Gender JUST youth and allies also spoke at the meeting about how increasing policing on the streets creates more surveillance and racial profiling, and ignores the many reasons why youth come to the area and the root causes of violence. Gender JUST board member, Renisha Campbell, testified that ‘simply displacing and locking up young people isn’t going to solve the problem.’ Meanwhile, the crowd booed, shouted racial slurs, and several times throughout the evening someone would shout ‘GET A JOB!’ every time a young person of color spoke.The organization is advocating for systematic solutions, like increasing city funding for resources on the south and west sides of Chicago. “We won’t get to any real solutions if we’re not addressing the real problem,” said one longtime Boystown resident at the CAPS community forum. “I’m just ashamed of being a Chicagoan right now because of the way we’re treating these people. I’m ashamed of the response this neighborhood is having toward the youth.” Other speakers completely disagreed. “It’s not a race issue. It’s a behavioral problem,” one said to loud applause. "There tends to be large groups of minority youths on Halsted. Whether they are patronizing the businesses or not, it's an area where they feel safe. It's a balancing act that we're trying to make it safe for everyone," 44th Ward Alderman Tom Tunney told ABC7Chicago.com. GLAAD has reached out to Equality Illinois and Gender JUST. We will continue to closely monitor media coverage of this incident.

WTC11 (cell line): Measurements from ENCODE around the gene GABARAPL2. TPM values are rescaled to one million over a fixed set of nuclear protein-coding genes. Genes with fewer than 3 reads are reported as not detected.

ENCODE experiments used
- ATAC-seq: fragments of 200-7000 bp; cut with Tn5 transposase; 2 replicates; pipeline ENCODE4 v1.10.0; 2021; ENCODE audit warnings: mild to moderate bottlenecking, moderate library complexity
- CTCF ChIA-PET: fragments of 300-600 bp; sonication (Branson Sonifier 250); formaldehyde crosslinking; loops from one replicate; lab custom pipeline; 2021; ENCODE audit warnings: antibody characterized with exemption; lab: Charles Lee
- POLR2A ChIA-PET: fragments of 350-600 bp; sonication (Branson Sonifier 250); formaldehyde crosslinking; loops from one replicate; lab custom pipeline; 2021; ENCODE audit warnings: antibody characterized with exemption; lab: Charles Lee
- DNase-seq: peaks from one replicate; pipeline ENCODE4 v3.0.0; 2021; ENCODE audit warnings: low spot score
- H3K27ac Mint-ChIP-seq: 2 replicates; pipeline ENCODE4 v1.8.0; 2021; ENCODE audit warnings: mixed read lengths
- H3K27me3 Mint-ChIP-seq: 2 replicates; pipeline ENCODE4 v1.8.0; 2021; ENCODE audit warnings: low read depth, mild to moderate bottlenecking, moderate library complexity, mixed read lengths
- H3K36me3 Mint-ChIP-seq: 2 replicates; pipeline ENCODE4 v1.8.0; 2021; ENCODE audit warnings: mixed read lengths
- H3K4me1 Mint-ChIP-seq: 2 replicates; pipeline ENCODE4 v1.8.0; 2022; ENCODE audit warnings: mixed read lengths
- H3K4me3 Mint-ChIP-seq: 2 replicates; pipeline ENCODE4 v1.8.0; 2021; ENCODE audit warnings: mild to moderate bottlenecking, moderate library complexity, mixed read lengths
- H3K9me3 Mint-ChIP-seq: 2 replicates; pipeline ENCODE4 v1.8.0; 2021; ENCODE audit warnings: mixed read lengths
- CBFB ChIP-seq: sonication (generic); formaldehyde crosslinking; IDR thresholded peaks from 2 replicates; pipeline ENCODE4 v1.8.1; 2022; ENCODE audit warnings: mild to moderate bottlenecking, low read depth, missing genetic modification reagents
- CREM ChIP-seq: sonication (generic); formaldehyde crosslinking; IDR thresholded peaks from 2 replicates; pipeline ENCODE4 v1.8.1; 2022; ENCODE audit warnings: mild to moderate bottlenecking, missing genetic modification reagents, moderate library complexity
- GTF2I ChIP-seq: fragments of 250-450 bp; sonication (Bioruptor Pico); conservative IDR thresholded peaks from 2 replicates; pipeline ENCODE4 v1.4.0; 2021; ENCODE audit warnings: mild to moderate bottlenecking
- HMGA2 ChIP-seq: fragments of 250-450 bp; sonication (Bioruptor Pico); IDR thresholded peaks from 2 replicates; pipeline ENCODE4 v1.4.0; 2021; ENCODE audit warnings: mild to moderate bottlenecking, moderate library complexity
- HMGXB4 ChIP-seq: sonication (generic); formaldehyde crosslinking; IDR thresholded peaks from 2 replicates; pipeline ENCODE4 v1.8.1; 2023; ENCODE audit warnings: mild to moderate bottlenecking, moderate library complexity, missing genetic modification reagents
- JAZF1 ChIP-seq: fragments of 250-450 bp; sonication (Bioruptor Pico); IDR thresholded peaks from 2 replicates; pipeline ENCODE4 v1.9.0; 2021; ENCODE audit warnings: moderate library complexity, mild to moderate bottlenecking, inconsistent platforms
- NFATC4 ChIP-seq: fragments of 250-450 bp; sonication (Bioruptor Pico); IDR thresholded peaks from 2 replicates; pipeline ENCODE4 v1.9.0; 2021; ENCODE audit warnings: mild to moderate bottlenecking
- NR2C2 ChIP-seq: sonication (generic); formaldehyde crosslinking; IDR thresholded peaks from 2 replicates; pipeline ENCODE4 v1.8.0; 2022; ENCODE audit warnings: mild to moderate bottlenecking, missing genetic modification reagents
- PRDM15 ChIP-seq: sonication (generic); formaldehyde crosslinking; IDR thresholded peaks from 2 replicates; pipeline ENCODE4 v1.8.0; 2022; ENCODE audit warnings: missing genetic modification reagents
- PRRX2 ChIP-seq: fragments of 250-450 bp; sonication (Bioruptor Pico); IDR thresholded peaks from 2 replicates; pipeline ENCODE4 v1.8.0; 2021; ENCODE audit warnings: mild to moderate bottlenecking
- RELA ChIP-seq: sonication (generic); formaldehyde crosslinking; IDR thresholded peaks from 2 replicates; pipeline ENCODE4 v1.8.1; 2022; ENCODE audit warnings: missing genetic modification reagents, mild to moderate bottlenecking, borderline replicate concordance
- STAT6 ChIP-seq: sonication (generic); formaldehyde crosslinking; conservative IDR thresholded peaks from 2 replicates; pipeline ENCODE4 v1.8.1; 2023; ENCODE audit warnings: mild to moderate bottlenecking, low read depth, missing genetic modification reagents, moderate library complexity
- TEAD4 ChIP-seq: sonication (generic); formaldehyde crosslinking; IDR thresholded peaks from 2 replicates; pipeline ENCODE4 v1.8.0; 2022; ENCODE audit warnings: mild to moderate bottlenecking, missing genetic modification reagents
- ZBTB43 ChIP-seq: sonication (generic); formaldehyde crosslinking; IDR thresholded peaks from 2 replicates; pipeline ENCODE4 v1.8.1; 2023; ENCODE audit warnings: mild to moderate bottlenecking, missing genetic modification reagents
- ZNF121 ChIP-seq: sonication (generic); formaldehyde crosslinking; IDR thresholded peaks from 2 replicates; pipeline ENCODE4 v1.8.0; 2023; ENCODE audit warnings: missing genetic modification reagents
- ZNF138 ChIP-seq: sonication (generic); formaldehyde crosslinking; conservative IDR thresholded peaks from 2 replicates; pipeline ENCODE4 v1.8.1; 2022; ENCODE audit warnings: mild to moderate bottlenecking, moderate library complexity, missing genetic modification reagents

Rod 2.0 reported that a video of a weekend fight among a crowd of youths in the Boystown section of Chicago has raised community concerns. The video shows a 25-year-old man being punched and kicked by nearly a dozen young people. He was stabbed multiple times. Some residents claim that presence of LGBT youth has led to an increase in crime. Others denounce these concerns and claim white residents are intolerant of young black people who visit the neighborhood from other parts of the city. There are also some who believe the increase of young people from other neighborhoods is related to youth programs at the Center on Halsted, an LGBT community center. Many LGBT youth of color come to the center because they don't feel comfortable or safe being themselves in their own neighborhoods. The center offers a safe space to interact with friends, meet with mentors, attend job-training courses and more. Modesto Valle, the center's executive director, told the Chicago Tribune that he's concerned about the crime but thinks it's unfair to group the young people who come to the center for help or friendship with those causing problems on the streets. "I don't want them gone," Darrell Snyder, a longtime resident of Boystown, told the Chicago Tribune. "I just want them to stop hanging out in large groups and to find something to do when they're not at the center.” At a press conference on July 6, Joshua McCool, a representative of LGBT advocacy group Gender JUST, responded to increased policing and profiling, racist attacks, and harassment: “We don’t downplay this violence, but we won’t allow you to use this as an excuse to profile us; we see policing and profiling as tools of violence – and you can’t fight violence with violence!” The press conference occurred outside a Chicago Alternative Policing Strategy (CAPS) community meeting, where police met with hundreds of Boystown residents and business owners. In a recent statement, Gender JUST said,